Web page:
I decided to jump the gun and make breakfast at night. I was in the mood for muffins, so I found this recipe that seemed easy and straightforward.
I whipped the ingredients up pretty quickly and popped those babies in the oven (the muffins, not infants).
20 minutes later, the muffins were done, and boring. They were mediocre. I would not use this recipe again. The whole experience was a big disappointment. I was looking forward to some fluffy, delicious muffins in the morning, but it was not meant to be.
Behold, the country scramble. One of the heartiest breakfasts around. This dish means business. After getting tired of the same old breakfast, I have been experimenting with different egg dishes. This country style scramble was a great meal to start the day with. Also, it gave me an excuse to eat some Annie’s brand organic ketchup.
I chopped up garlic, mushrooms, a giant carrot, and a red bell pepper only to realize that this was a ton of food for two people. I had wanted to use a potato, as the vegetable always seems to be in country scrambles. I omitted the potato because I didn’t want to end up with a ton of leftovers. Regardless of the pile of food, I added a link of Field Roast apple sage vegan sausage.
While the veggies started to cook, I cracked five eggs and scrambled them up plain. I seasoned the vegetables with green onion, some onion salt, and a ton of pepper. When all was prepared, I mixed the eggs into the vegetable concoction.
I added a dolup of vegan sour cream, although I’m not sure it really went with the meal.
This is not what I ate for Thanksgiving. Every year, vegans and vegetarians everywhere go to holiday celebrations and are faced with the usual barrage of questions.
“Do you eat skim milk?”
“Do you eat butter? Butter’s vegan right?
“Wait, you don’t eat shrimp?”
“What’s wrong with pie?”
My grandpa may never remember that I don’t partake in the holiday bird, but Thanksgiving can still be a joy. My sister and I always take on the challenge of veganizing traditional dishes. Each year, no one notices that the mashed potatoes have been made with Earth Balance vegan butter or almond milk. The side dishes still taste great despite the missing animal products!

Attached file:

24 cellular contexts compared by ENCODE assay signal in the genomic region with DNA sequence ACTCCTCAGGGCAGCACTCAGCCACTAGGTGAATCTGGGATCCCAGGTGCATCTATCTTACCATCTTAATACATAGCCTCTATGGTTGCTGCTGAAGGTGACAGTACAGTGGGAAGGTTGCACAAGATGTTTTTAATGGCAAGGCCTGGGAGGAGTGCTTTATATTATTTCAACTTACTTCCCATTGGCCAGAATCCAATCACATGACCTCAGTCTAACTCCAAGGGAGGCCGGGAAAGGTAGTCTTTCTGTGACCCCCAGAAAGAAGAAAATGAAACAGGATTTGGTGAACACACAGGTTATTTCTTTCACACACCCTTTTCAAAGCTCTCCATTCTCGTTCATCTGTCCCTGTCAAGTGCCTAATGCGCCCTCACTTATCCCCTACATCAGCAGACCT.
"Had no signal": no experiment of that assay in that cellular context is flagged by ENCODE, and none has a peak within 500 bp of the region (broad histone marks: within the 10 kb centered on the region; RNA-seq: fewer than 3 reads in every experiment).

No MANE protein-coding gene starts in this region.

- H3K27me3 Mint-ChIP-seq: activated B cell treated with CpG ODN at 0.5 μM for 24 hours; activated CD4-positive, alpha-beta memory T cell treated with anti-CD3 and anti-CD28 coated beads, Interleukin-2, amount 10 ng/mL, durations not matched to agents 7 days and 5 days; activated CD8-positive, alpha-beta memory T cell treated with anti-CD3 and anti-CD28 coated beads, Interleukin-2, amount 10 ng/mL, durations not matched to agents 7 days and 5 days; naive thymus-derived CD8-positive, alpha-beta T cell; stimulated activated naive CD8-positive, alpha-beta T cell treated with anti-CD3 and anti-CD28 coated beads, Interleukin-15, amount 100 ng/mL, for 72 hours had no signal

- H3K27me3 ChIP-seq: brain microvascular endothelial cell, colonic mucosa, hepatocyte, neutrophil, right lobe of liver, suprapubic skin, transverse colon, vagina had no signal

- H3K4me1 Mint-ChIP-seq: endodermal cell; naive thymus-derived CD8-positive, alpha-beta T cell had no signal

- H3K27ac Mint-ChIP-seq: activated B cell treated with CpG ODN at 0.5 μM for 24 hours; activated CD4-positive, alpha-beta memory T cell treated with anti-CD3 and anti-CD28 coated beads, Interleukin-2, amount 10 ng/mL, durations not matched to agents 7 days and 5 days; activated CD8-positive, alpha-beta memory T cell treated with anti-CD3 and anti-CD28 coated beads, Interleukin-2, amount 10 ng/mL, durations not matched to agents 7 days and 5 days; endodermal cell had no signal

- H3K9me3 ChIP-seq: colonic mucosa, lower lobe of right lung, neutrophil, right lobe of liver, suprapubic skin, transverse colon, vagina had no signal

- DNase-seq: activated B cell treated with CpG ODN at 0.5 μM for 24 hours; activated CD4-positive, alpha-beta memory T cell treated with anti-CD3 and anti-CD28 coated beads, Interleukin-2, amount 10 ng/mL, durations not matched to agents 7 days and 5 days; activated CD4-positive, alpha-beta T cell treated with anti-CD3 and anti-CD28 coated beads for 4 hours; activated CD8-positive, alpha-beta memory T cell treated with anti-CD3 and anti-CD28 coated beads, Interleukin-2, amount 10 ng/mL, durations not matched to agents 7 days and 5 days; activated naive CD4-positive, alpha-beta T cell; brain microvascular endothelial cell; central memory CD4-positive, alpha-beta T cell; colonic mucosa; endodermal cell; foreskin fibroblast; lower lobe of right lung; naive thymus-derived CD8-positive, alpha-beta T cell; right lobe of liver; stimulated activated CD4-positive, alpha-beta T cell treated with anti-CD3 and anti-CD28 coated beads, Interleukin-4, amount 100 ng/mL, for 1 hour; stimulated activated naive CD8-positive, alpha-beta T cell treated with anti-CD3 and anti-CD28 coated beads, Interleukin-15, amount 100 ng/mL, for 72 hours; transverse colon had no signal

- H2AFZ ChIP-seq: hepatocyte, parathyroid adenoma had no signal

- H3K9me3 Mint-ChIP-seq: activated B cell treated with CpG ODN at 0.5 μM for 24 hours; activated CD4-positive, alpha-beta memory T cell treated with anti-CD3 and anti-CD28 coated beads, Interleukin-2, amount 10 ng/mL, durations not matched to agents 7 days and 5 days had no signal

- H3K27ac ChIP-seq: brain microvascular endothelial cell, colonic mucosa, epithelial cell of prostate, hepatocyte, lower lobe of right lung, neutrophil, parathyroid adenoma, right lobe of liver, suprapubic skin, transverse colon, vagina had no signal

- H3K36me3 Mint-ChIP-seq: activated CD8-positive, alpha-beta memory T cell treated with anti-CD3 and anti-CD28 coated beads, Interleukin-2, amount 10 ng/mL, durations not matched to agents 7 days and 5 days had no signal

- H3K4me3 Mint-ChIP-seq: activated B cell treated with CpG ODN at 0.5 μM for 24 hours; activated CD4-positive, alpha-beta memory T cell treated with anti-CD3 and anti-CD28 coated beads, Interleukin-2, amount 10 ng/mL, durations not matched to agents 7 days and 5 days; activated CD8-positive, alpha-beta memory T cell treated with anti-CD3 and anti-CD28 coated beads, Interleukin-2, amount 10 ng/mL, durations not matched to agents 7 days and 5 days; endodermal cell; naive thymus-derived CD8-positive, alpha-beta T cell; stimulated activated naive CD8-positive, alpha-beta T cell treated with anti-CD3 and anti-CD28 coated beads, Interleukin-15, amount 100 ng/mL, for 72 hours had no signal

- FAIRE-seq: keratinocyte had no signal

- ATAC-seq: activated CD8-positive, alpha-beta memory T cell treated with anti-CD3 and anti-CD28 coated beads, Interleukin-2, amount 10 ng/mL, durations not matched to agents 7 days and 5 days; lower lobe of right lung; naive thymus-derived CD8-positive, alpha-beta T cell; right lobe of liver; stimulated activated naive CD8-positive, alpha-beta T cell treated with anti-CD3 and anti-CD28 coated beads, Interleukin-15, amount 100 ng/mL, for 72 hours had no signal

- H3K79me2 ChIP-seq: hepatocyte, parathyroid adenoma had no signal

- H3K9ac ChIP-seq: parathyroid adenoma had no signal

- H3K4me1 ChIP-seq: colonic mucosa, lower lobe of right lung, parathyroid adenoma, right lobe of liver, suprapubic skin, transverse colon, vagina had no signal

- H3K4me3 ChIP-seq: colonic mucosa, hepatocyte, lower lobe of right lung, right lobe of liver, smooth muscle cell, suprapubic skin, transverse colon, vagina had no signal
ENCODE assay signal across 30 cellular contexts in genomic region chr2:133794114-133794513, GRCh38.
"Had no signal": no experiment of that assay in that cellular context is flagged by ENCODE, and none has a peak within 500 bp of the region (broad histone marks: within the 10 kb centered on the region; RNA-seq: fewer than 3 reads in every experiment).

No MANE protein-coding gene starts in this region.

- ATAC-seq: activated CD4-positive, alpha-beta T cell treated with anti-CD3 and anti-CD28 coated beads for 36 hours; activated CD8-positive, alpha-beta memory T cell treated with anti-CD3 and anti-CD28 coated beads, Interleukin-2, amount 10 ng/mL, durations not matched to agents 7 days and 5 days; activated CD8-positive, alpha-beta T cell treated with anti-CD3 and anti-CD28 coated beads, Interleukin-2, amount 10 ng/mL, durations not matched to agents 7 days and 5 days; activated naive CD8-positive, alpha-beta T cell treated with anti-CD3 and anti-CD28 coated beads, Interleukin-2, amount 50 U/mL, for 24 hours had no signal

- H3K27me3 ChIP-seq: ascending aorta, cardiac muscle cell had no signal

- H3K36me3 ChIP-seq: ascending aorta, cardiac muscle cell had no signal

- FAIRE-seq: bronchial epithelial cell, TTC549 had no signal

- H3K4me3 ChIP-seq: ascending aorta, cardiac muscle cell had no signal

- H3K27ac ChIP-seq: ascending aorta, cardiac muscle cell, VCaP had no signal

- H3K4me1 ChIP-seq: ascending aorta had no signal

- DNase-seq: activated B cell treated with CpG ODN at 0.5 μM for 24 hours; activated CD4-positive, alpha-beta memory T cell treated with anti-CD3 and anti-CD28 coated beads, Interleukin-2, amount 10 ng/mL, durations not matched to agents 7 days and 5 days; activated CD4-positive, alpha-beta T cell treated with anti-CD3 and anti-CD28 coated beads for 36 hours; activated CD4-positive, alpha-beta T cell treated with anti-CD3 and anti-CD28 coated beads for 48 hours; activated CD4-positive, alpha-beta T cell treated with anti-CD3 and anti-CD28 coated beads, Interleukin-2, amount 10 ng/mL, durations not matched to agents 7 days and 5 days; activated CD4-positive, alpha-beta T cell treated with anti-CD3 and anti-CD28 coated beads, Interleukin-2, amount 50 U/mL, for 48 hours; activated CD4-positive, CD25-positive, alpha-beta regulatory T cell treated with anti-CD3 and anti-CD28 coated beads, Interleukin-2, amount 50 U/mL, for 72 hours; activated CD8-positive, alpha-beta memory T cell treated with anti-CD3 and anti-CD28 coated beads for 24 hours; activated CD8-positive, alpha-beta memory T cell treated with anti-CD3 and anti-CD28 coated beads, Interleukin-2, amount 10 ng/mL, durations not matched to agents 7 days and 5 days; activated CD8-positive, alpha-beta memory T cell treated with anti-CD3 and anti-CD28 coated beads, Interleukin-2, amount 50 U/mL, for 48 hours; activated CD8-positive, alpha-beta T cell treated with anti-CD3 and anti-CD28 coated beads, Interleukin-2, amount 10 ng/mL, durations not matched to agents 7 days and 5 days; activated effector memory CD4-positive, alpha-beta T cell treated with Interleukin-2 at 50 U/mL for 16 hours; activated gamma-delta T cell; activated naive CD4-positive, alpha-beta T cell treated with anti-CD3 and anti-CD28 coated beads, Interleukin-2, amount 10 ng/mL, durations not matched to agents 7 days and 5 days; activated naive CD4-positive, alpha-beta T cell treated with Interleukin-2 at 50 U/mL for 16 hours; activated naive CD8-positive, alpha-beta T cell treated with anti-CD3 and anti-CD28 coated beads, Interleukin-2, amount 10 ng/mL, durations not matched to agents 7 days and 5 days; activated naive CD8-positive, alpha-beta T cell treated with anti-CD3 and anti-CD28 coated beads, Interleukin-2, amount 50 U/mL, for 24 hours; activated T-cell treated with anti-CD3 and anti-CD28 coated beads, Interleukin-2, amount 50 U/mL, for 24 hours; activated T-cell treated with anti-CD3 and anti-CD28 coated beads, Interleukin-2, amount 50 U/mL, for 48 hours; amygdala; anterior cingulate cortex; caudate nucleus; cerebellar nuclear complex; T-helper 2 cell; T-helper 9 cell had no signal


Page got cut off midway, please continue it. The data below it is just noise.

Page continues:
My favorite piece of this feast is the sweet potato pie. We use the same recipe that has been in my family forever. Of course, I switch out half of the ingredients, but it is still feels like a rich family tradition. I always go for the sweet potatoes first. ALWAYS!!!
The feast was full of different items this year thanks to my cousins. They came up with some zucchini, brussel sprout, and spinach dishes to try.
I stuck with the vegan classics: celebration roast by Field Roast, sweet potatoes, peas, and mashed potatoes. It was quite the feast!
Here is Bella, my family’s sleepy beagle. Every Thanksgiving you can find her moping on the couch or slinking under the table waiting for scraps.
You know what is often a giant hassle? Cooking. You know what is the most important meal of the day? Breakfast. What happens when these two facts come together on the same day? Cinnamon rolls!
Trader Joe’s has the perfect fix to your lazy morning conundrum. These cinnamon rolls happen to be vegan and happen to be painfully easy to make. Why am I even writing about this?
I write to you to shed light on this wonderful secret. There are no partially hydrogenated oils or weird ingredients in these babies. Although cinnamon rolls alone are not necessarily the healthiest breakfast choice, they serve as a nice treat on a hurried morning.
Behold these sweet, sugar slathered delights. Revel in their painless baking process. Enjoy their tasty wonder.
Sometimes I get bored with my usual breakfast routine of eggs, fruit, or yogurt. Today, I literally spiced things up for a muy bueno meal.
I started by sautéing two cloves of garlic in a bit of olive oil, then adding a chopped carrot, bell pepper, and squash. After cooking those up for a while, I added a little over a half of a can of black beans.
While those were simmering, I cooked about five eggs in another pan. *Note, this breakfast was for more than one person. I chopped up some cilantro and threw it in with the vegetables along with a TON of cumin and a bit of coriander. I use enough cumin that will make the dish flavorful enough to avoid using salt. (Too much cumin will make the dish chalky though.)
When the eggs were done, I mixed them in with the vegetables. For the finishing touches, I threw on a dollop of vegan sour cream, a few slices of avocado, sprinkled it all with Deiya vegan cheese, and a spoonful of Trader Joe’s salsa. The result was a hearty, savory breakfast that turned out more like a brunch as I was full until much later.
The holiday season is here! Three cheers for not knowing how to cook a chestnut!
There is something about the holiday season that calls for the use of italics. Any way, I am thrilled that we are on the cusp of Christmas and a brand new year (given that the Mayans were wrong). I just can’t wait to bust out the Mariah Carey Christmas album (the 1994 variety) and start sending out Christmas cards. Don’t even get me started on Love Actually.
But what brings more joy than festive music and movies? Holiday food! This Christmas, I hope to cook myself in to jolly oblivion. The New York Times whipped up a list of some pretty delicious main dishes I’d like to try.